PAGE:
HM king Faisal I of Iraq and Syria ...
HM king Ghazi of Iraq..
HM king King Faisal II...
Crown Prince Abd al-Ilāh of Iraq
Let us start with Faisal I of Iraq and Syria ..
Born : 20 May 1883 Taif ( now in saudi Arabia )
full name : Faisal bin Al Hussein Bin Ali El-Hashemi
( 11 March 1920 _ 25 July !920 ) king of Syria
(23 August 1921 _ 8 September !933) king of Iraq
His fathrer was Sharif Hussein bin ali of Mecca & his mother was princess Abdiyah bint abdullah .his brother was king Abdullah I of jordan
Faisal was married to Huzaima bint Nasser (her twin sister was Queen MUsbah of Jordan ... Abdullah I of jordan wife ) and had one son and three daughters :
Princess Azza bint Faisal
Princess Rajiha bint Faisal
Princess Raifia bint Faisal
King Ghazi of iraq
Jordanian Princes (only males):
grand-sons of King Abdullah I:
(King Hussein bin Talal, died in 1999)
Mohammed bin Talal
Hassan bin Talal
Ali bin Nayef (Naif)
Asem bin Nayef
Abdullah bin Hussein (King Abdullah II) (4 kids; sons: Hussein, Hashem)
Feisal bin Hussein (4 kids; son: Omar)
Ali bin Hussein (2 kids; son: Abdullah)
Hamzah bin Hussein (1 daughter)
Hashem bin Hussein (2 daughters)
Talal bin Mohammed (3 kids; sons: Hussein, Mohammed)
Ghazi bin Mohammed (3 kids; son: Abdullah)
Rashid bin Hassan
Mohammed al-Abbas bin Ali (3 kids; son: Hamzah al-Abbas)
Ja’afar bin Ali
Nayef bin Asem
Additionally there is H.H. Prince Hussein Mirza (eldest grand-son of the late King Hussein, the eldest son of this king’s first daughter Alia, named Prince by his grand-father)
And another Hashemite lineage in Jordan, the descendants of the younger half-brother of King Abdullah I (Zeid):
Ra’ad bin Zeid
and his 4 sons:
Zeid bin Ra’ad (Jordan’s Ambassador to the USA) (2 kids; son: Ra’ad)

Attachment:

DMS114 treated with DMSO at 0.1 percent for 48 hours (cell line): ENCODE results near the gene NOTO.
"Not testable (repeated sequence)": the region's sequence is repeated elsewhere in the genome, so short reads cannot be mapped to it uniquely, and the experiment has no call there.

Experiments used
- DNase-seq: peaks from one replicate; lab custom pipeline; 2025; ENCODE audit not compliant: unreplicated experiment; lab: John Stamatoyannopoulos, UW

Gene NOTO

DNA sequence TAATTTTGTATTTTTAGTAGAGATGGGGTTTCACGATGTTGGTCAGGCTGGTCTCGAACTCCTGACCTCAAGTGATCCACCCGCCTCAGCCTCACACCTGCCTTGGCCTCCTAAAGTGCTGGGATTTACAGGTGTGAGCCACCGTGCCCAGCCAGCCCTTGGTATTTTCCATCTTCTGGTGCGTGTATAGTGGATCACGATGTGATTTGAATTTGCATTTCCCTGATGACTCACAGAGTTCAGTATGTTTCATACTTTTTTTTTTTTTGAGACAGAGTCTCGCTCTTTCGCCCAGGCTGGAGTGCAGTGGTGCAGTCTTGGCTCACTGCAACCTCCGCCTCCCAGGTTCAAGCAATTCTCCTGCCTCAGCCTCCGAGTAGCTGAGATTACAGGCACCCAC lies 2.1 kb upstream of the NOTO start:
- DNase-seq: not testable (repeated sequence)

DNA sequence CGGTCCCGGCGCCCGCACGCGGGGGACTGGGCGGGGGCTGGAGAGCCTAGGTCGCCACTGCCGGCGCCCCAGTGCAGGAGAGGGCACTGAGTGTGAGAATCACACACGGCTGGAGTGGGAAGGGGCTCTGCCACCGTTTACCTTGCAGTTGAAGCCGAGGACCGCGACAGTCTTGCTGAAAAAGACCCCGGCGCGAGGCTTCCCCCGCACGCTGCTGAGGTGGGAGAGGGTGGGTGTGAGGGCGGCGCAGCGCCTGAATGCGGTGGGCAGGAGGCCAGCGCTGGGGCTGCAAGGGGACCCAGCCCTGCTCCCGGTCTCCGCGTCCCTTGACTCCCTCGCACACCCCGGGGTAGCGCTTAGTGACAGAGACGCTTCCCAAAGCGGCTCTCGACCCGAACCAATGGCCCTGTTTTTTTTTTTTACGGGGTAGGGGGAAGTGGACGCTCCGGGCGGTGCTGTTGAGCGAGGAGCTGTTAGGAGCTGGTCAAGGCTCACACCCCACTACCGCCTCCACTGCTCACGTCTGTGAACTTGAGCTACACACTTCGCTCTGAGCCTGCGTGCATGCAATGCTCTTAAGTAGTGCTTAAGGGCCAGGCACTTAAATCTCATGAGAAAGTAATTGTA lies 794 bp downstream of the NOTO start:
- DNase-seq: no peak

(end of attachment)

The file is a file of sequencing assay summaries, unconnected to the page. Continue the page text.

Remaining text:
Mir’ed bin Ra’ad (3 kids; sons: Rakan, Ja’afar)
Firas bin Ra’ad (2 daughters)
Feisal bin Ra’ad (2 daughters)
So, to get it straight (numbers indicate generations, only males listed because they have succession rights and because there are 19 males and 46 females):
King Abdullah I:
1.King TalalDid Prince Nayef have a son named Ali?2.King Hussein1.Prince Nayef3.King Abdullah II2.Prince Muhammad4.Prince Hussein3.Prince Faisal
and he has two sons:
Mohammed al-Abbas bin Ali (3 kids; son: Hamzah al-Abbas)
Ja’afar bin Ali
2. Prince Ali
3. Prince Mohammed al-Abbas
4. Prince Hamzah al-Abbas
3. Prince Ja’afar
Talking about it a book on the Hashemite Dynasty was recently published in France.
"La saga des Hachémites : La tragédie du Moyen-Orient, 1909-1999 "
by Rémi Kauffer
La saga des Hachémites : La tragédie du Moyen-Orient, 1909-1999: Kauffer-R: Amazon.fr: Livres
The 1958 coup which overthrew the monarchy in Iraq was the beginning of an unmitigated disaster for Iraq and the world. The "nationalists" (really a group of muderous and power hungry army officers) succeded in turning Iraq into a slaughterhouse before Sadam Hussein appeared on the scene. Faisal II showed every sign at the time of his death at the age of 21 of becoming an able and highly skilled politician and ruler. How much better had the monarchy survived. As for the current republic, who knows?? I am just curious, is there any of the Iraqi royal family who survived 1958 who would be in line to the throne of that country? I was under the impression the whole family, men, women and children were brutally murdered. If ever there were a group of people innocent, apart from the Crown Prince, who was widely hated I understand, it was that royal familty.
Prince Zeid died in 1970, he was suceeded in this position by his only son Ra'ad who was born in 1936 as a Iraqi national.
But unlike his father he left exile in London and Paris for Jordan where he lives now with his family:
|All times are GMT -4. The time now is 10:39 PM.|
Powered by vBulletin
Copyright ©2000 - 2016